Documentary Contexts for the ‘Pistiros Inscription’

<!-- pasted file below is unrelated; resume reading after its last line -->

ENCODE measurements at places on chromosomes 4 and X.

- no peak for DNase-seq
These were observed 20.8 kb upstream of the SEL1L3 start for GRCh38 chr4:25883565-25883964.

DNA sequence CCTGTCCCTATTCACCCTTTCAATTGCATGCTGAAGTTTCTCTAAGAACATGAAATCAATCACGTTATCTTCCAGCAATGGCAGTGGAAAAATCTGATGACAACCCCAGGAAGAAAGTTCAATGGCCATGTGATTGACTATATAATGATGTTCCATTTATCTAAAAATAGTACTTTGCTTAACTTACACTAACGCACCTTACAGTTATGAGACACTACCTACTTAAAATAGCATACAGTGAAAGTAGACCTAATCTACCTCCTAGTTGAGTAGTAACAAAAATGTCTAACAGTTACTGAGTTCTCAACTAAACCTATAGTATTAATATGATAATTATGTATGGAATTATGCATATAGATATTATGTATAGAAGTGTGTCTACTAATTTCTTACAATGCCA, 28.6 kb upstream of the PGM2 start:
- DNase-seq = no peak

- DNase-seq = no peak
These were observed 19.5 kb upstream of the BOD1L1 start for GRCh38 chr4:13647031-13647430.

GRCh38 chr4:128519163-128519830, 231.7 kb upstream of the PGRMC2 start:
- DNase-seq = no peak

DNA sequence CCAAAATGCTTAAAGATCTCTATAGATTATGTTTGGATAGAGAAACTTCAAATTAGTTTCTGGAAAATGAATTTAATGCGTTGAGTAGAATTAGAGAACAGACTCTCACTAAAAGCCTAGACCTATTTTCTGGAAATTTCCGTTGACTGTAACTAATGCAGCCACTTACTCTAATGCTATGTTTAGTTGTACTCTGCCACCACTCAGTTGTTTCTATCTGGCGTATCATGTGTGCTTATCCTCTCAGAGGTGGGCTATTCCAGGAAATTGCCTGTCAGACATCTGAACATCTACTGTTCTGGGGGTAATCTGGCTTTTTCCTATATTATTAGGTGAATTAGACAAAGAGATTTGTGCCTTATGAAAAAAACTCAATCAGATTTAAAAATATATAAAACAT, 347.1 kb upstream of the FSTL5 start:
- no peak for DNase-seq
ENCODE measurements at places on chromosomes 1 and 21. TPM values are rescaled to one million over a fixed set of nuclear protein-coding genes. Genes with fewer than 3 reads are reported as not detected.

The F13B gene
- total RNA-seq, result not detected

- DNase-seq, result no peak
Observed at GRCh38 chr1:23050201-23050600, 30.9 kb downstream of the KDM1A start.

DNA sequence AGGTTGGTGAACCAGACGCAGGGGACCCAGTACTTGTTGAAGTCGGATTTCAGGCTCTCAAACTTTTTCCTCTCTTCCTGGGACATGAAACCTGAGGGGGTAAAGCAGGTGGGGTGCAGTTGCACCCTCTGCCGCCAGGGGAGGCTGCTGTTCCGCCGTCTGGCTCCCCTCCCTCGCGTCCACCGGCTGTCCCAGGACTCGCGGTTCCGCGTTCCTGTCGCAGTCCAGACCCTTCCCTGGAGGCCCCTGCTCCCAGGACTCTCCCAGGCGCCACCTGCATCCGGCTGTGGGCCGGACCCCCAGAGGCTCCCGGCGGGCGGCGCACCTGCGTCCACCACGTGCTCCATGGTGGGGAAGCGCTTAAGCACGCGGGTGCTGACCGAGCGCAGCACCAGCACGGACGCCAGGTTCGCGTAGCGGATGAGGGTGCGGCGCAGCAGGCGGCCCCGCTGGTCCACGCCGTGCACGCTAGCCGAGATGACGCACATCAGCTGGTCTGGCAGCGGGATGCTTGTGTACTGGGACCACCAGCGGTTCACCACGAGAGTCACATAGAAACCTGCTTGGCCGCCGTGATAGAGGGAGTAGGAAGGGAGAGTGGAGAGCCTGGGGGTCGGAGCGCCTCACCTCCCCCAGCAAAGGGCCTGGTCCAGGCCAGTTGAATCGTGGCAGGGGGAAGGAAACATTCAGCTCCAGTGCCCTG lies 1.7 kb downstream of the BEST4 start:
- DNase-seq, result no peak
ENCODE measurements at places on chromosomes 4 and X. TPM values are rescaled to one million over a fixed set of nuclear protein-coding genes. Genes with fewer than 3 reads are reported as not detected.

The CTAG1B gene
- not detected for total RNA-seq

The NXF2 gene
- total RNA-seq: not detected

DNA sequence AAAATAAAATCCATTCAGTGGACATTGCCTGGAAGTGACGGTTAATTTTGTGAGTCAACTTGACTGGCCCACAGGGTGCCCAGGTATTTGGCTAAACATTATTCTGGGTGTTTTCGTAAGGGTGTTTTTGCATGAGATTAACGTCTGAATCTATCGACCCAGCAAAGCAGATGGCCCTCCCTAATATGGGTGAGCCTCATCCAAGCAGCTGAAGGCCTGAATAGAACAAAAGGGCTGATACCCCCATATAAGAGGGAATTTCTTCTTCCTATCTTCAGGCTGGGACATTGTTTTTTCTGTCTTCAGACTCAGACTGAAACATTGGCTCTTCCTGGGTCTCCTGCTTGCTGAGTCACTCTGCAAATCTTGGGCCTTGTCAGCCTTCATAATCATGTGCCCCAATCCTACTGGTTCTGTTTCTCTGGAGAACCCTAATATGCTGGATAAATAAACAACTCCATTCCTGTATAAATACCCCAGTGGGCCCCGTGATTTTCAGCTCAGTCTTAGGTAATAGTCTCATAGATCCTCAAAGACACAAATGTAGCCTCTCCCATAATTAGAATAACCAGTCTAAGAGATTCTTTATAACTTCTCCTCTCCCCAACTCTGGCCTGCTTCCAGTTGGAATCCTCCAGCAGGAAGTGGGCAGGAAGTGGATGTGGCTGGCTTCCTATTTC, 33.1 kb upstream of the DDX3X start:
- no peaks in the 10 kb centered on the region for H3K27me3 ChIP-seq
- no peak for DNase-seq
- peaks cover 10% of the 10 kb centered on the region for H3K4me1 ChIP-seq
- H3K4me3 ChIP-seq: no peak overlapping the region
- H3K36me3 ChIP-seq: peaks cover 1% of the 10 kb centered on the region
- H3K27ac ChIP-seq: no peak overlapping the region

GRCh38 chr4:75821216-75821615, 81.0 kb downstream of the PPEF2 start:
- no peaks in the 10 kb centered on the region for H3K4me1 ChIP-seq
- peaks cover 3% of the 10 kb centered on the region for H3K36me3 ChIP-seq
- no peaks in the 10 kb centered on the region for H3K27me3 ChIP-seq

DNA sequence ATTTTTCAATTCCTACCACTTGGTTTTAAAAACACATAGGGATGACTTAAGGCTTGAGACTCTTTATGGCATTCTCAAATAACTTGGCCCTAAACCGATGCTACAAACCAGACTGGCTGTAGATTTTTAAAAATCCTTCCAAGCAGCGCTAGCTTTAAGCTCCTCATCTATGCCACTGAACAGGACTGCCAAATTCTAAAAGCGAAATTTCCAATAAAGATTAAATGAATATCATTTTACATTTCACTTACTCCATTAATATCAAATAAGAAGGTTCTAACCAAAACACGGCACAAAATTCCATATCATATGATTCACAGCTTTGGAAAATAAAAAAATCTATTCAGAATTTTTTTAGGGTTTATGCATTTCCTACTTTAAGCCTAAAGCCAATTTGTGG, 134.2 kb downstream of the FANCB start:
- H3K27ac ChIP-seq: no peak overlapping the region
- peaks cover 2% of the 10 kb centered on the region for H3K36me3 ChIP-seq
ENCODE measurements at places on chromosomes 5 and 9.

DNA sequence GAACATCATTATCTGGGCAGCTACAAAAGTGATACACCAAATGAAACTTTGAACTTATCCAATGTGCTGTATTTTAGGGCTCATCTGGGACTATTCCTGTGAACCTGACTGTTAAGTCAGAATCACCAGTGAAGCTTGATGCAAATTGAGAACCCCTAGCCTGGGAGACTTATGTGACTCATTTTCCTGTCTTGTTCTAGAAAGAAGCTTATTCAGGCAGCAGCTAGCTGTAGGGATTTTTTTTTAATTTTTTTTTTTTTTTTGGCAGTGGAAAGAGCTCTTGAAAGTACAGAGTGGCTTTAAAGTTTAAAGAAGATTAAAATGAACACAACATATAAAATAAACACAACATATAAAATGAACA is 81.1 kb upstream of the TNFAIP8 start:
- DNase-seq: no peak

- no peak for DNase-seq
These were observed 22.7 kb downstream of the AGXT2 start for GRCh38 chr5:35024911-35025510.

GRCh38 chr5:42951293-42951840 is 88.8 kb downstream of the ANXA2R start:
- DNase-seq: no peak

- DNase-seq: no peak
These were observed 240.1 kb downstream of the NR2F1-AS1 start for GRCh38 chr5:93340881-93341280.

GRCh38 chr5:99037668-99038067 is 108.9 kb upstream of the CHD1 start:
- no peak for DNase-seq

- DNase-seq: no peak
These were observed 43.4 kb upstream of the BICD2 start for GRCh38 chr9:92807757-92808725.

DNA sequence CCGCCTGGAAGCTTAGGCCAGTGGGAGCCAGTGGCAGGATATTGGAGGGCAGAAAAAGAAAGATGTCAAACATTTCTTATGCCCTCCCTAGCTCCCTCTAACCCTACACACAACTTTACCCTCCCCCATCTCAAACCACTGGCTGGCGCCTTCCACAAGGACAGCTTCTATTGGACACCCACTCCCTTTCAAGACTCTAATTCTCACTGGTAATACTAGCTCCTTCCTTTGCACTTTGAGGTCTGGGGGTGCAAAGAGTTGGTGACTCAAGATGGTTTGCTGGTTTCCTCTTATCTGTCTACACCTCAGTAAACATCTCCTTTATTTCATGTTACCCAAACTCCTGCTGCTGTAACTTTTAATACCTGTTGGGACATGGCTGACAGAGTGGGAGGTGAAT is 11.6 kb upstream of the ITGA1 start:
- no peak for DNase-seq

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In the 250s and 240s continental Greece found itself in a particularly complicated situation. The growth of the Aetolian and Achaean Leagues, as well as Sparta’s awoken ambitions, presented the Ptolemies with favorable conditions to actively pursue efforts to weaken the Macedonian influence there. Initially, the partner of the Ptolemies became the Achaean League. In this way, the Ptolemaic fleet gained important footholds, including both Corinthian ports, Kenchreai in the Saronic Gulf and Lechaion in the Corinthian Gulf. This strengthened the position of the Lagids at sea, and it was the islands on the Aegean Sea and the coasts of Asia Minor that were in the centre of the Ptolemies’ interest. However, the Aetolian League could continue to be seen as one of their possible partners in Greek politics. We should not exaggerate the Achaean-Aetolian conflict. After the death of Antigonus Gonatas in 239, the two conflicted federations were joined by an alliance. It cannot be excluded that Sparta also cooperated with the coalition, and the king of Egypt could have been a convenient link in this cooperation. There is no information whatsoever to suggest an Egyptian initiative to form the coalition. After the defeat of the Egyptian fleet at Andros in ca. 245, the position of the Lagids in the Aegean Sea was not as strong as it had once been. This was all the more reason for Ptolemies to closely observe the Aetolians’ intense activity on the Aegean Sea. The Ptolemies and Aetolians concluded symmachia. Ultimately, however, alliances were reversed: Aratus pushed the Achaean League towards a coalition with Macedonia, but earlier, having learned about the Achaean-Macedonian negotiations, Ptolemy decided to cancel his financial support for the Achaeans and hand it over to Sparta. It is very likely that the situation in the whole Aegean region (especially the expedition of Antigonus Doson to Caria in 227) played a role in changing the Ptolemies’ policy. The contacts which the Aetolian League established in the region were all the more reason for Ptolemy III to choose Cleomenes and the Aetolians at the expense of the Achaean League. At that time, the beginning of closer relations between the Aetolians and the Attalids could also be observed. It cannot be ruled out that the Ptolemaic diplomacy was a mediator, since up until then the Aetolians had no common interests with Pergamum. For the Lagids, on the other hand, the Attalids were a force worth supporting against the Seleucids, just as the Aetolians were a valuable partner in the rivalry against Macedonia.
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